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Senate Passes Human Trafficking Bill, Moves Forward on Lynch Confirmation

Senate Passes Human Trafficking Bill, Moves Forward on Lynch Confirmation

April 23, 2015 — The Senate on Wednesday voted 99-0 to pass a human trafficking bill (S 178) after reaching a compromise on antiabortion-rights language included in the legislation, The Hill's "Floor Action" reports (Carney, "Floor Action," The Hill, 4/22).

The bill's approval clears the way for the Senate on Thursday to vote to confirm U.S. attorney general nominee Loretta Lynch, who was nominated more than five months ago (Peterson/Barrett, Wall Street Journal, 4/23). Senate Majority Leader Mitch McConnell (R-Ky.) repeatedly said the full Senate would not hold a confirmation vote until after the passage of the human trafficking measure.

Background on Human Trafficking Measure

The underlying legislation, proposed by Senate Majority Whip John Cornyn (R-Texas), includes various provisions aimed at curtailing human trafficking and targeting perpetrators. However, a dispute erupted over language from antiabortion-rights legislators that had been included in the bill.

Supporters of abortion rights who objected to the language said it would have expanded existing restrictions on abortion funding by permanently applying the Hyde Amendment to a survivors' compensation fund, which is financed by fines and penalties paid by convicted federal offenders. Meanwhile, lawmakers who oppose abortion rights had refused to remove the language from the bill.

Agreement Details

Under negotiations led by Sen. Patty Murray (D-Wash.) and Cornyn, the survivors' compensation fund would include two separate pools of money. One pool, with funds collected from criminal fines, would be deposited into the Department of the Treasury's general fund to provide survivors with non-medical services.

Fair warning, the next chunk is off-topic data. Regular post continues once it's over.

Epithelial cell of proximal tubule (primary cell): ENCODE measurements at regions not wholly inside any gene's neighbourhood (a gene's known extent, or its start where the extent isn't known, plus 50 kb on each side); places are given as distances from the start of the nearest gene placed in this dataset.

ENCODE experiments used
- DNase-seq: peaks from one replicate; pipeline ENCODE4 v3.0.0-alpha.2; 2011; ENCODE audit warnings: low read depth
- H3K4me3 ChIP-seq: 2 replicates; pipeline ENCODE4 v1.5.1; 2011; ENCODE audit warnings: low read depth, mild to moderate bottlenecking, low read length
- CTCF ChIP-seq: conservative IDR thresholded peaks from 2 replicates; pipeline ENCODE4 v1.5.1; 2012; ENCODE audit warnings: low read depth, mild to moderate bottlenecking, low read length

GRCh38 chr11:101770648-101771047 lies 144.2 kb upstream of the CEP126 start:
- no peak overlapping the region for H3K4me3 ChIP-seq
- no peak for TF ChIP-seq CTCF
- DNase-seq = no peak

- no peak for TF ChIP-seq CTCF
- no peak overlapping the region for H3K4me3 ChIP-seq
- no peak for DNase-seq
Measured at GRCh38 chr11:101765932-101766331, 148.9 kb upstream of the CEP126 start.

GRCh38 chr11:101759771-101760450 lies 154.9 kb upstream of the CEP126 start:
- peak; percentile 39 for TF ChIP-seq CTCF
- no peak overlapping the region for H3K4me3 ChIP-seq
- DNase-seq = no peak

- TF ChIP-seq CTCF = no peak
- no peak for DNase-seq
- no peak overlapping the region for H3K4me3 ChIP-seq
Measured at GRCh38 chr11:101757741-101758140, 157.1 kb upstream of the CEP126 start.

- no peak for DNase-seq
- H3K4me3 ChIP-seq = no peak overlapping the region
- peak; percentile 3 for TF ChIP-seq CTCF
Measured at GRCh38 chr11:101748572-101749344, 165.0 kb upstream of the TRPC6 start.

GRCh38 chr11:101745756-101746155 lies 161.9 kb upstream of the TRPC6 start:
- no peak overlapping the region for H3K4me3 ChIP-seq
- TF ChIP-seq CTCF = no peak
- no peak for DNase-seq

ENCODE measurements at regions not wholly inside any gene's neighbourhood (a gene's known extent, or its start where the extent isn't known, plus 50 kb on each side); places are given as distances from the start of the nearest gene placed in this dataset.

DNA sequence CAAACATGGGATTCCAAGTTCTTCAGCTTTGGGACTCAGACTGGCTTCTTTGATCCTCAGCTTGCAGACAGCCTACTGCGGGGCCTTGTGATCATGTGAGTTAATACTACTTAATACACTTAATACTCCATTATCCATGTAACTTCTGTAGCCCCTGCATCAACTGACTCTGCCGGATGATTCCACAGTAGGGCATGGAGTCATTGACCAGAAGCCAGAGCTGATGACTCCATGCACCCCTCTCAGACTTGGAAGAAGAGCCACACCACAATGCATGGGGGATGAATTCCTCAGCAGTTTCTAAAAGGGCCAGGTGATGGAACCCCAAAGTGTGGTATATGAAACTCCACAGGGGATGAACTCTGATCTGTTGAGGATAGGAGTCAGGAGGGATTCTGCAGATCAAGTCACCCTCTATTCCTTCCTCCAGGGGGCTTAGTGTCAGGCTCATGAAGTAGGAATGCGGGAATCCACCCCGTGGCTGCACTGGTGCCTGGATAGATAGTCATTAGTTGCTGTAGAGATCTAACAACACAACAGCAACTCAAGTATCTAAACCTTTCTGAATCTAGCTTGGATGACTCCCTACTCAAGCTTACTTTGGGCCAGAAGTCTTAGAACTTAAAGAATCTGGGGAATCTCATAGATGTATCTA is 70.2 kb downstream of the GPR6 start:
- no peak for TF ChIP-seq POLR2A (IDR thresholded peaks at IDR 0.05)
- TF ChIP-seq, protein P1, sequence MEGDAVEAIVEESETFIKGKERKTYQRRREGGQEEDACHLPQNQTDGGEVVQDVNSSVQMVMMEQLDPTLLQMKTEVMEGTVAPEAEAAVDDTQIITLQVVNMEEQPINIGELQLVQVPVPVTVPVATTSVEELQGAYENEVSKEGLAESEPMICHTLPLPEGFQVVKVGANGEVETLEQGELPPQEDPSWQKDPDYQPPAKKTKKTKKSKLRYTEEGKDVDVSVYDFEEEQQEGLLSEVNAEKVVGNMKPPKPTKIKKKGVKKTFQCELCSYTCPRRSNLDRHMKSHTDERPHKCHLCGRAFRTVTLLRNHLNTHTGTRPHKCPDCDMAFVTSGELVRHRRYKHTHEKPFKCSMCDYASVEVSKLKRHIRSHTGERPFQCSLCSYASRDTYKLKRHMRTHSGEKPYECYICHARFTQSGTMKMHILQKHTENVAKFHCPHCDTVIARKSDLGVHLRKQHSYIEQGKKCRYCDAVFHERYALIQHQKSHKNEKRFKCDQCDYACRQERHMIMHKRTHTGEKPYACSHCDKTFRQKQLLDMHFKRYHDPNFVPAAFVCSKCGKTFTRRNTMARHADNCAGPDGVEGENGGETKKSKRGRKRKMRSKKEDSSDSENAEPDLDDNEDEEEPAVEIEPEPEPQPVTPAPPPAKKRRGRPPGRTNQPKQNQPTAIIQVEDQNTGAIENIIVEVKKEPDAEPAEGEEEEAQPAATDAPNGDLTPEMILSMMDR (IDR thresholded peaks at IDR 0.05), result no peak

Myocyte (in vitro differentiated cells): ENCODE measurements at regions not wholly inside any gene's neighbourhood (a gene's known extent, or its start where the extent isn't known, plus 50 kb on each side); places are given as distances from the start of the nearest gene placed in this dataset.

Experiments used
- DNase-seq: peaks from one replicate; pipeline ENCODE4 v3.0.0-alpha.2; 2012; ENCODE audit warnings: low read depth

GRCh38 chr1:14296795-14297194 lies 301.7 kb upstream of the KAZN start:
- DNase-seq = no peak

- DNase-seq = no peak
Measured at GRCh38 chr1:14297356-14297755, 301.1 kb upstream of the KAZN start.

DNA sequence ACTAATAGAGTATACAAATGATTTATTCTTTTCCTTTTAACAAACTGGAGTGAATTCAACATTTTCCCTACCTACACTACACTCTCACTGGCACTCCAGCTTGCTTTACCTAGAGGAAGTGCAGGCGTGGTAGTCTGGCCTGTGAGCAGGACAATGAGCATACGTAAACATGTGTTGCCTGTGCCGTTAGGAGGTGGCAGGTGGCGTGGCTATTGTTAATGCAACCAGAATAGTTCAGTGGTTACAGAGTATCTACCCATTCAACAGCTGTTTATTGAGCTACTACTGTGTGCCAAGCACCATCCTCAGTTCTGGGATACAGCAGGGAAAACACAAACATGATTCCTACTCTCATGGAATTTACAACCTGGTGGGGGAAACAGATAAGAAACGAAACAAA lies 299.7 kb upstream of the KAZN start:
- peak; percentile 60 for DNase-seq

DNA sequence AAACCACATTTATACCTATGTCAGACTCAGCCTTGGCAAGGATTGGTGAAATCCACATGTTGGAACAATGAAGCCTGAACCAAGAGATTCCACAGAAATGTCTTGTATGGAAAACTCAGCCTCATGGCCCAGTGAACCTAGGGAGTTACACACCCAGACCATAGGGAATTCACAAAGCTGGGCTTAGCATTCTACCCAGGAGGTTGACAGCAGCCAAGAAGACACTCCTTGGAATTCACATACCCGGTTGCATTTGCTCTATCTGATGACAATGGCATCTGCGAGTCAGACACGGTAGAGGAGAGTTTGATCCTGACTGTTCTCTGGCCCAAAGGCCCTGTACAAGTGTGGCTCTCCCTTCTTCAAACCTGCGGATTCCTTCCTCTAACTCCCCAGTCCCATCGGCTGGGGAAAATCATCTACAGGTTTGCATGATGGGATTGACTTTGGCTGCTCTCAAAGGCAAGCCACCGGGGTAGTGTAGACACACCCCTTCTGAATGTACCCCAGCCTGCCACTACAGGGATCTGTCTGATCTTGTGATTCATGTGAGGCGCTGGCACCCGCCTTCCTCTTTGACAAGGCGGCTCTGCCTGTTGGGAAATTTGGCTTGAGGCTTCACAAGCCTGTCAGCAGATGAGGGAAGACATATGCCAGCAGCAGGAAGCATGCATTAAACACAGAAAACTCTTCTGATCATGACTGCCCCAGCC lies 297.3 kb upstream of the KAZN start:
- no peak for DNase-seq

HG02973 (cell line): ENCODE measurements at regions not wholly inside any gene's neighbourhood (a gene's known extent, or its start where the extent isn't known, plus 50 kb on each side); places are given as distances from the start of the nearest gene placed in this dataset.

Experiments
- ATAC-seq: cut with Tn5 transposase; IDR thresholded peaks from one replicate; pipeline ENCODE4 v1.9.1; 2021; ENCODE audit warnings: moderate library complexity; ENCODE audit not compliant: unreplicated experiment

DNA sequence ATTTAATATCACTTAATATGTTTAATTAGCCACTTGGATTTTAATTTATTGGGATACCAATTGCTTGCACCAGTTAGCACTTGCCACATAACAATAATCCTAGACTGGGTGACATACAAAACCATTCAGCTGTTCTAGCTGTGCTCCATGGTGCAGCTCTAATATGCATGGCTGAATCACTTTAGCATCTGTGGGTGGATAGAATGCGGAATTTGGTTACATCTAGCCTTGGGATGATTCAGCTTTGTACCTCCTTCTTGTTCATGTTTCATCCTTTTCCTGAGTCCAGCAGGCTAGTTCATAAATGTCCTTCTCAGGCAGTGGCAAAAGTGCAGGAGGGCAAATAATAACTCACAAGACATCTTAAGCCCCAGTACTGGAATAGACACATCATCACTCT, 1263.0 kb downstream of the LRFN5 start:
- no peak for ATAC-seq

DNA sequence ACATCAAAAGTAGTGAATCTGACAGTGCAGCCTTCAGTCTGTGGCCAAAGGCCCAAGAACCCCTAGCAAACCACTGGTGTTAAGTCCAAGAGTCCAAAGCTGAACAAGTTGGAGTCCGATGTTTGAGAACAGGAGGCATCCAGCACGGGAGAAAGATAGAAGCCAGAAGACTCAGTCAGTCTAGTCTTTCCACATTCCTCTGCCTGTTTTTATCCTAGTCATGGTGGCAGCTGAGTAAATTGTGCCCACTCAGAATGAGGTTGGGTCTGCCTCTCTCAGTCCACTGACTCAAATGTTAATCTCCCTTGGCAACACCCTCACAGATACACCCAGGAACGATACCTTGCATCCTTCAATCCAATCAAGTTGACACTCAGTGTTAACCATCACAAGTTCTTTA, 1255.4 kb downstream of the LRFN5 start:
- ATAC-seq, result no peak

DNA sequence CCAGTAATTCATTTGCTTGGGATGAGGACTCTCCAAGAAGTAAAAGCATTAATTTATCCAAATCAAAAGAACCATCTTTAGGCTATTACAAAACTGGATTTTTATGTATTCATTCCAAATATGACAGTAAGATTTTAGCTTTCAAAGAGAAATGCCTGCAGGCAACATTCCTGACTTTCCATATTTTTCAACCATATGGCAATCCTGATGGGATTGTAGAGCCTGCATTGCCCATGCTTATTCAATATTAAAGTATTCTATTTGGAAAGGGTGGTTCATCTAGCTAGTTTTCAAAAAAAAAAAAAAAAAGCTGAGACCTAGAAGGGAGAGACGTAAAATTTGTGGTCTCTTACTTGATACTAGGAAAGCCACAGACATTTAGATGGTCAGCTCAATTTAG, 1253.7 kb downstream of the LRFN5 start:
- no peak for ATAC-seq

Meanwhile, a separate pool of money to provide health care services to survivors would come from funds that had previously been appropriated for community health centers. Such funds are already subject to the Hyde Amendment. The Hyde Amendment includes exemptions for instances of rape and incest and endangerment to the woman's life.

Senate Approves, Rejects Amendments

The Senate on Wednesday also voted on several amendments to the legislation (Women's Health Policy Report, 4/22).

The Senate approved a couple of amendments, including one that requires treating trafficked minors as victims of a crime (Amundson, Forum News Service/Duluth News Tribune, 4/22). Meanwhile, lawmakers voted 43-55 to reject another amendment, proposed by Sen. Patrick Leahy (D-Vt.), that would have removed completely the Hyde language from the measure (Bendery, Huffington Post, 4/22).